The key properties of the numerical and the physical model as tested in the wave tank are summarized below.
A suitable mooring system significantly influences the motion response of the Very Large Floating Structure (VLFS). The motion response of a single module (SMOD) of a semi-submersible VLFS with tension leg mooring system near island was investigated by numerical study. A model test was also conducted to validate the results of time domain simulation. The numerical calculation coincides the experimental results well. It has been demonstrated that the heave and roll motion decrease as the water gets shallow, while the motions increase in extremely low frequency.
The concept of very large floating structure (VLFS) such as mat-likes and semi-submersibles has attracted many researchers’ interest in the last few decades (Wang and Wang, 2015; Lamas-Pardo et al., 2015). The mat-like VLFS is a structure similar to pontoon-like ship hull, while the semi-submersible VLFS is similar to the semi-submersible platform, consisting of several modules interconnected. The mat-like VLFS is designed to located near the shore using the breakwaters to reduce the wave impacts. Because of the small waterline-area and good mobility, the semi-submersible VLFS is more suitable for deep sea.
It's important to estimate the hydroelastic of the VLFS accurately and effectively, especially for mat-like VLFS. Mode-expansion method (Kim and Ertekin, 1998; Ohmatsu, 2000) and mesh method (Yago and Endo, 1996; Motohiko et al., 1999) is two representative methods for calculating the mat-like VLFS's hydroelastic response. The B-spline Galerkin scheme developed by Kashiwagi (Kashiwagi, 1998a) is a typical mode-expansion method. It uses B-spline function to represent the pressure and Gakerkin scheme is applied for meeting the boundary conditions. This method reduces computational time well and the accuracy of the results is acceptable for practical use. The mesh method uses the boundary element method (BEM) and finite element method (FEM) to acquire the hydroelastic response of mat-like VLFS. This method consumes huge computational time and needs quantities of computer memory.
In the present study, the Finite-Analytic Navier-Stokes (FANS) code is coupled with an in-house finite-element code for time-domain simulation of the hydrodynamic response of Catenary Anchor Leg Mooring (CALM) buoy system. In the FANS code, the fluid domain is decomposed into multi-block overset grids and the Large Eddy Simulation (LES) is used to provide accurate prediction of vortexinduced motion of the buoy. The mooring system is simulated with a nonlinear finite element code, MOORING3D. An interface module is established to facilitate interactive coupling between the buoy and mooring lines. The coupled code was calibrated first for free-decay case and compared with model test data. The coupled code was then employed for the simulation of two degree-of-freedom vortex-induced motion of a CALM buoy in uniform currents to illustrate the capability of the present CFD approach for coupling mooring analysis of offshore structures. With the study it can be verified that the coupled method is able to provide an accurate simulation of the hydrodynamic behavior of the CALM buoy system.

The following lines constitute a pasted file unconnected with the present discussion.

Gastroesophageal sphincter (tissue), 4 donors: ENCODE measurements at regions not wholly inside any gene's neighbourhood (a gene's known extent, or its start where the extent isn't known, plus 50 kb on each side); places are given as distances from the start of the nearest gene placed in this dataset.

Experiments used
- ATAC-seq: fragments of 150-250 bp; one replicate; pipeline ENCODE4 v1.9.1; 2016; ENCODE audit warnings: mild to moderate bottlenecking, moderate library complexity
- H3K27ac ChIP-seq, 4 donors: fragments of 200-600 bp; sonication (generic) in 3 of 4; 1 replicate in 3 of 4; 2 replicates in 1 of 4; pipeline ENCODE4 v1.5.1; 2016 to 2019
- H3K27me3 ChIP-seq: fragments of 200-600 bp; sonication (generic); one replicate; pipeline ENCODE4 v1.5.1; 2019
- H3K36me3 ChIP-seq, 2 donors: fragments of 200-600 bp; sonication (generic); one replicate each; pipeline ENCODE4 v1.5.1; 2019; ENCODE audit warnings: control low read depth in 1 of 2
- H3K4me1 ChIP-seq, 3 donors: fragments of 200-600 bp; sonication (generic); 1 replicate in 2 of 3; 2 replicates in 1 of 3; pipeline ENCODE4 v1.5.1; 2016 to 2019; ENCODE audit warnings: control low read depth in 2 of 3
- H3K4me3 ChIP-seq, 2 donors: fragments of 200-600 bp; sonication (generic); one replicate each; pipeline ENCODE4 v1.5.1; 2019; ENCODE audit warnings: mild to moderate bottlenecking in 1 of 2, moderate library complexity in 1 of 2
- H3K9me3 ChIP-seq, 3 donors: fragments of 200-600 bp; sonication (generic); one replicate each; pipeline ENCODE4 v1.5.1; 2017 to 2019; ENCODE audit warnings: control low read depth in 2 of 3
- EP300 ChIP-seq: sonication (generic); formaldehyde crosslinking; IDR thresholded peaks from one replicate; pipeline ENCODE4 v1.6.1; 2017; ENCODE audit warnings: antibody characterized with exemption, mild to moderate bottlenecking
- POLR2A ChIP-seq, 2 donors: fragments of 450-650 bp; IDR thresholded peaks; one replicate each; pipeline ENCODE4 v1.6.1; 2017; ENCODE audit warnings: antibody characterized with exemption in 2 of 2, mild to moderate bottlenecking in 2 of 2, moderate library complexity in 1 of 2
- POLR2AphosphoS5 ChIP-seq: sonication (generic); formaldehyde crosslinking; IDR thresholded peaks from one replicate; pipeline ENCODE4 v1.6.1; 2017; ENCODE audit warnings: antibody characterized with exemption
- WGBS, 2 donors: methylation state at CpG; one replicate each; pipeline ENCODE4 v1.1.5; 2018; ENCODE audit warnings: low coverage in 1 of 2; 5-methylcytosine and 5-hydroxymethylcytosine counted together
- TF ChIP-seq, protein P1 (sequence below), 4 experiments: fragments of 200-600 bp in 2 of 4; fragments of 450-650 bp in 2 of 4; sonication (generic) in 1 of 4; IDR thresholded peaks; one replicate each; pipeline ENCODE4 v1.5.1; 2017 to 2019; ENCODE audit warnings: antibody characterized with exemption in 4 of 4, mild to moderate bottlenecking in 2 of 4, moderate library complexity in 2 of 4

The CALM system is widely used as an efficient and economic single point mooring system in offshore engineering applications. Compared to other floating structures like Floating Production Storage and Offloading (FPSOs) or Tensioned Leg Platform (TLP), CALM buoy is more sensitive to the response of mooring lines and oil offloading lines due to its considerably smaller inertia, damping and hydrostatic stiffness. These features for buoy can result in dangerous motions causing fatigue damage in mooring and flowlines systems. Therefore, it is essential to develop advanced numerical methods for accurate estimate of dynamic motion for CALM buoys.
Several numerical investigations have been performed for dynamic analysis of the CALM buoy system. Most of the numerical models use empirical coefficients for lift, drag and added mass in their simulation of the CALM buoy systems, such as those presented by Ryu et al. (2005) and Sagrilo et al. (2002). Berhault et al. (2004) performed CFD simulations of forced oscillations and forced heave / pitch motions of the CALM buoy model to provide more accurate evaluation of the hydrodynamic damping coefficients.